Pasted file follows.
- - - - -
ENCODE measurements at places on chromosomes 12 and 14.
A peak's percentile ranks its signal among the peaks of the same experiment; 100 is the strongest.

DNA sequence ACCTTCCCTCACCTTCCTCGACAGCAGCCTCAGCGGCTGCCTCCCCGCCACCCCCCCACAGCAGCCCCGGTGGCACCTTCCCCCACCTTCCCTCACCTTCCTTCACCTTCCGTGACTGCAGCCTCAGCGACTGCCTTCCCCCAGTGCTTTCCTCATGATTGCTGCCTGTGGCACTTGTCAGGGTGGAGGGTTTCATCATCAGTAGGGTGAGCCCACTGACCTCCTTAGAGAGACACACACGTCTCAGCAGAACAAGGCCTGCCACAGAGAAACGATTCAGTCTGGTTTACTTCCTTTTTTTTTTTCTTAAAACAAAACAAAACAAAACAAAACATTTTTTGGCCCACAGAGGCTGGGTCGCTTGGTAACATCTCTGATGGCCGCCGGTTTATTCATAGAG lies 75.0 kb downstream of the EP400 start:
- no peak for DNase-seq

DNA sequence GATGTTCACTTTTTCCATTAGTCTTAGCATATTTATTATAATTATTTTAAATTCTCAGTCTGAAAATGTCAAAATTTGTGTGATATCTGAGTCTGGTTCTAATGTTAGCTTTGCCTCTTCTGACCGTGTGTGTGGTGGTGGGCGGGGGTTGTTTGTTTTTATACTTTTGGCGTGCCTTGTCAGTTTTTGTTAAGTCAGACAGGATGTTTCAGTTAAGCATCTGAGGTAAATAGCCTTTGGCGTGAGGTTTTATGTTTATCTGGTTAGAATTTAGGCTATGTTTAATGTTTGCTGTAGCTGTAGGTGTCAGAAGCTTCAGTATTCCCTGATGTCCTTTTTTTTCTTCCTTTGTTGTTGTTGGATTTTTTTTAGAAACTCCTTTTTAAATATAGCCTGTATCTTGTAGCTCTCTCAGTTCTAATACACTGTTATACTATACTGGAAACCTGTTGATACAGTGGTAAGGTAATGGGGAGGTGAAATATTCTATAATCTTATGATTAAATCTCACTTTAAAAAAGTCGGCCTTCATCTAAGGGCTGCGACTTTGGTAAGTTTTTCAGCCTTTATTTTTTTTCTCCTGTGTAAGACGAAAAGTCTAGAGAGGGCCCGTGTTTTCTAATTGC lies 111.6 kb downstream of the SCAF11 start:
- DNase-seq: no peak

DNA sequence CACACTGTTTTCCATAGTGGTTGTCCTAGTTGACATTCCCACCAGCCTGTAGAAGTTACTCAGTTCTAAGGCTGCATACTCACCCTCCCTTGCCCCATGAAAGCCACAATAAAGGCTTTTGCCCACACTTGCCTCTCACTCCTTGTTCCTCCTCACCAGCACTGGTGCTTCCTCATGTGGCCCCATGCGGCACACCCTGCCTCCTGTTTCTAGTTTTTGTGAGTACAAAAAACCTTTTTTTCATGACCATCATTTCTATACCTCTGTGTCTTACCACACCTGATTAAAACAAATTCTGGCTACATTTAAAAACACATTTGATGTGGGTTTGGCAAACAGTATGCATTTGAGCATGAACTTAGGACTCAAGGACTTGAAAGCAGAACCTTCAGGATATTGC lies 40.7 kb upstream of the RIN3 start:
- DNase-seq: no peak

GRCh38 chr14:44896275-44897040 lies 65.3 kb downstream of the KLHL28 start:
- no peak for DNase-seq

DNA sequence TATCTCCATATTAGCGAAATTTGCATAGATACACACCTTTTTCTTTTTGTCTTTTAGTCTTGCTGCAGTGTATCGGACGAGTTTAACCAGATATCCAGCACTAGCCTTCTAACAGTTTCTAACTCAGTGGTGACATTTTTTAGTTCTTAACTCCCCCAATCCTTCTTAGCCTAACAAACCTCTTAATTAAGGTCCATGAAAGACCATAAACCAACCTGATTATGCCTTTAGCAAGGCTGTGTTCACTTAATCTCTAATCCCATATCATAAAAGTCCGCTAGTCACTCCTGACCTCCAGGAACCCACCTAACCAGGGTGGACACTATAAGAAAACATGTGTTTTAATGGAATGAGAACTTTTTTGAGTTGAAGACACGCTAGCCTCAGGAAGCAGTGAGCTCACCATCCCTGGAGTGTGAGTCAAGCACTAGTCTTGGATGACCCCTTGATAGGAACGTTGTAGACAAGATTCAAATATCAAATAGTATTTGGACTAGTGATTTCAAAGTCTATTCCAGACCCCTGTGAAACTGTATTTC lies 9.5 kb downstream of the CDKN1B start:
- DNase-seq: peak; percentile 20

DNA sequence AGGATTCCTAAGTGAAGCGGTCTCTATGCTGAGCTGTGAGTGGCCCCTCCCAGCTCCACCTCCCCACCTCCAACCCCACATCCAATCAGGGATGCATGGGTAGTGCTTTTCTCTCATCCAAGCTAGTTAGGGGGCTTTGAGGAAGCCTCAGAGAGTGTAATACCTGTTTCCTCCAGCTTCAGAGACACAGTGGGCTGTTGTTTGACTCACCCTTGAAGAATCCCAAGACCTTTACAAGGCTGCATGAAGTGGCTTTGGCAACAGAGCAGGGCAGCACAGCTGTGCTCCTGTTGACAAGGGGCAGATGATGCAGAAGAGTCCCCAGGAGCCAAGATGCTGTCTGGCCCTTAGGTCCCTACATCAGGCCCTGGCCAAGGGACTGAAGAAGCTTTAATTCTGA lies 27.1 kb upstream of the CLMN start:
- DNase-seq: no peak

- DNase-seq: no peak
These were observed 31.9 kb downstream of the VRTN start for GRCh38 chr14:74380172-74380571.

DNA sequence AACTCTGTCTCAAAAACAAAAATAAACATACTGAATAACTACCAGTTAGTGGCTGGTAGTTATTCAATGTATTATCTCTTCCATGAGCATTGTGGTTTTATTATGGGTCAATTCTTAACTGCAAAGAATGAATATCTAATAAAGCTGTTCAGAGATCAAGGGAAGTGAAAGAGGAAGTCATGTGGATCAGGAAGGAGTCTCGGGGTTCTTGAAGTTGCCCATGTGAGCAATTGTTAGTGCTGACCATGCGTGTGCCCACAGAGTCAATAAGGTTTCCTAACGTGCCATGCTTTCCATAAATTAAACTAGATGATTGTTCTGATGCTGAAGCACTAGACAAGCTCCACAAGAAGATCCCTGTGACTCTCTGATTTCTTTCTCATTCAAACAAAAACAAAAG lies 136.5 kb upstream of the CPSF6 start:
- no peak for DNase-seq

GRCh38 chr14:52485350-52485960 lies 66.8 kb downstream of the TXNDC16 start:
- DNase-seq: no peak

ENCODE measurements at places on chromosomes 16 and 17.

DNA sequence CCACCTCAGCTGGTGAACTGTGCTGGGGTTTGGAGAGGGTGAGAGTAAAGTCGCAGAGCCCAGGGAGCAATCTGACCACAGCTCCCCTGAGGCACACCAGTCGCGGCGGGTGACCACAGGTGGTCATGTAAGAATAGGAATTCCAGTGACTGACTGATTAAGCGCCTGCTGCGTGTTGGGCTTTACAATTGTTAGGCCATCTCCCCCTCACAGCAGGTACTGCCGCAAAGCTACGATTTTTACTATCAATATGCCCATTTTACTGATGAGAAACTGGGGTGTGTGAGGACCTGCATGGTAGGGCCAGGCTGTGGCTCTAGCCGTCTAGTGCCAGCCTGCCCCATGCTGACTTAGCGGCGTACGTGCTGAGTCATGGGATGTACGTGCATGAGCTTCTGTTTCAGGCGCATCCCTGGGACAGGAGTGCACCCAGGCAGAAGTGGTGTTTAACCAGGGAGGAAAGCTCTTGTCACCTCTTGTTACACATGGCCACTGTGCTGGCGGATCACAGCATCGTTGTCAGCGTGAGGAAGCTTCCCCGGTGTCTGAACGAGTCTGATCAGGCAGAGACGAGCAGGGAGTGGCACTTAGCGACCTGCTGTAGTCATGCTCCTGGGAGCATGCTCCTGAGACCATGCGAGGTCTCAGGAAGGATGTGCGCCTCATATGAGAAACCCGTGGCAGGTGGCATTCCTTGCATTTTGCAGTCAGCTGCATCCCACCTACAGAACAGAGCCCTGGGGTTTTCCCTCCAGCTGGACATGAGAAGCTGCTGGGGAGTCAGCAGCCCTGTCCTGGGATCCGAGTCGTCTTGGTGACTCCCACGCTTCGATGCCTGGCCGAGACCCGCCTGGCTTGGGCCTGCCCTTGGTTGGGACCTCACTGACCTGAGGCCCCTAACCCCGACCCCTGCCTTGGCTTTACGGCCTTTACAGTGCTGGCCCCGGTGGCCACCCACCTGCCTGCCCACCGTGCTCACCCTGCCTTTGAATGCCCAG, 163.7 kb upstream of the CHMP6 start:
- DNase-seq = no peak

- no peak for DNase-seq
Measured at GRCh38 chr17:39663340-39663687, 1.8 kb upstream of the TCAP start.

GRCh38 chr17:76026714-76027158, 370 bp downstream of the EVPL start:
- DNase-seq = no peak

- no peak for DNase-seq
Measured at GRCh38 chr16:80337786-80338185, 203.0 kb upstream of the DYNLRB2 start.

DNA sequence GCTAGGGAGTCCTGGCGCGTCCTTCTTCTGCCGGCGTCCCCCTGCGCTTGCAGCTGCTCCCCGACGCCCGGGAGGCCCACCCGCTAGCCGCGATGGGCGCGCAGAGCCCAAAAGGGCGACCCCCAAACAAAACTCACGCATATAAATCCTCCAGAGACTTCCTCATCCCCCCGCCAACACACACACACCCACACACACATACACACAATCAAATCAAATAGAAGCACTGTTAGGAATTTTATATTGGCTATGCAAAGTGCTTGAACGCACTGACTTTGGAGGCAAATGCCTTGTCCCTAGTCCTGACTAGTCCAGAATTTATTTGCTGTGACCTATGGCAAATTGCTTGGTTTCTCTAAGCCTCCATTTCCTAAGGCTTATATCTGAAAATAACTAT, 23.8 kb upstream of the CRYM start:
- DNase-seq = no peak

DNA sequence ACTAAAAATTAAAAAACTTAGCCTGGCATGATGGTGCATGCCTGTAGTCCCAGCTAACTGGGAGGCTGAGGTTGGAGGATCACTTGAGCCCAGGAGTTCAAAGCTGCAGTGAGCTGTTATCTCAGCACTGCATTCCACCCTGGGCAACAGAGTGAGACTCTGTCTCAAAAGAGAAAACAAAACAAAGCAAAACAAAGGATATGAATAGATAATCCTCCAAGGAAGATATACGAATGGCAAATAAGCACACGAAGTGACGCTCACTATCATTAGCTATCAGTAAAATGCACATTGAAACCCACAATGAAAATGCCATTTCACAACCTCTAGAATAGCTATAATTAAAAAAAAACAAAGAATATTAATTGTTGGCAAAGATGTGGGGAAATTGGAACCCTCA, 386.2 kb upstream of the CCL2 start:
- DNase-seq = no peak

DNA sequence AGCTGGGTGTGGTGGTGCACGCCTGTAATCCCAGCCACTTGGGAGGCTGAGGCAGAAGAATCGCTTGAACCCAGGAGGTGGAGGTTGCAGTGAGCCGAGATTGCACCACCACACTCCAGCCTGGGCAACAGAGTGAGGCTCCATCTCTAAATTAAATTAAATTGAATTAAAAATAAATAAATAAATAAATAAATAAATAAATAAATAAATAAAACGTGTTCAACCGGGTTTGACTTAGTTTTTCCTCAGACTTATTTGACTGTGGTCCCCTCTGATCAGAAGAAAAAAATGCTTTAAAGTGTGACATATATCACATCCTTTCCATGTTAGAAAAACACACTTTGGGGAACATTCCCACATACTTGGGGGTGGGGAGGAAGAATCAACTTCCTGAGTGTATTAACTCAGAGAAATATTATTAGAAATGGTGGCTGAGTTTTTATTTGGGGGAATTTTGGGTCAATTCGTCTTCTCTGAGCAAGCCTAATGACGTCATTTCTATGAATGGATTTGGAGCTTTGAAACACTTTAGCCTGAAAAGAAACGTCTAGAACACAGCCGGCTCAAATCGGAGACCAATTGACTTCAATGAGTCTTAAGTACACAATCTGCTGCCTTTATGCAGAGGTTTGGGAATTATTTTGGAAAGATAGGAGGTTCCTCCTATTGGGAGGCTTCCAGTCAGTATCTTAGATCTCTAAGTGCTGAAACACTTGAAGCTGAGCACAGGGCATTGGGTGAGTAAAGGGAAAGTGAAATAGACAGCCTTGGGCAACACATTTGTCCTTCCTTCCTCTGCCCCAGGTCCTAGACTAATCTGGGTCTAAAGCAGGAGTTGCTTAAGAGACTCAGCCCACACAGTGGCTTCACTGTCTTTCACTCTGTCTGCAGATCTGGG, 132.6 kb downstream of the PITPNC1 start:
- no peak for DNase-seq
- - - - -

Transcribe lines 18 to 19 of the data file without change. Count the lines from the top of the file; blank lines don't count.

- no peak for DNase-seq

GRCh38 chr14:52485350-52485960 lies 66.8 kb downstream of the TXNDC16 start: